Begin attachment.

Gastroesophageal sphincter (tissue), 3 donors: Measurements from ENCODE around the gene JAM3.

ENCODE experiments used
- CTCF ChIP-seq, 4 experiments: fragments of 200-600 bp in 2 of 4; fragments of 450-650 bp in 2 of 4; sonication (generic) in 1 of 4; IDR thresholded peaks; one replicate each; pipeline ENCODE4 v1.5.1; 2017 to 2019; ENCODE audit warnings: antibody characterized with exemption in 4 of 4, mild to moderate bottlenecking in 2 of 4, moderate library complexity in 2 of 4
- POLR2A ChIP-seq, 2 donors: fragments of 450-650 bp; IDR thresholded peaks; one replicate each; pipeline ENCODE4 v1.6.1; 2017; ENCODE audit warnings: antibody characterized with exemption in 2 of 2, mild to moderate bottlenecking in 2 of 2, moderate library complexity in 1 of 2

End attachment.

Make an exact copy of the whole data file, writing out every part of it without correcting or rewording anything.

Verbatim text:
Gastroesophageal sphincter (tissue), 3 donors: Measurements from ENCODE around the gene JAM3.

ENCODE experiments used
- CTCF ChIP-seq, 4 experiments: fragments of 200-600 bp in 2 of 4; fragments of 450-650 bp in 2 of 4; sonication (generic) in 1 of 4; IDR thresholded peaks; one replicate each; pipeline ENCODE4 v1.5.1; 2017 to 2019; ENCODE audit warnings: antibody characterized with exemption in 4 of 4, mild to moderate bottlenecking in 2 of 4, moderate library complexity in 2 of 4
- POLR2A ChIP-seq, 2 donors: fragments of 450-650 bp; IDR thresholded peaks; one replicate each; pipeline ENCODE4 v1.6.1; 2017; ENCODE audit warnings: antibody characterized with exemption in 2 of 2, mild to moderate bottlenecking in 2 of 2, moderate library complexity in 1 of 2